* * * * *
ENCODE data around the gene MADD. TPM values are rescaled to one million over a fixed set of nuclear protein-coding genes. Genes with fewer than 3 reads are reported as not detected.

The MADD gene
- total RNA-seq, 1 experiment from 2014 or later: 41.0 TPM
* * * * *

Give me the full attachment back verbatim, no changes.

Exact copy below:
ENCODE data around the gene MADD. TPM values are rescaled to one million over a fixed set of nuclear protein-coding genes. Genes with fewer than 3 reads are reported as not detected.

The MADD gene
- total RNA-seq, 1 experiment from 2014 or later: 41.0 TPM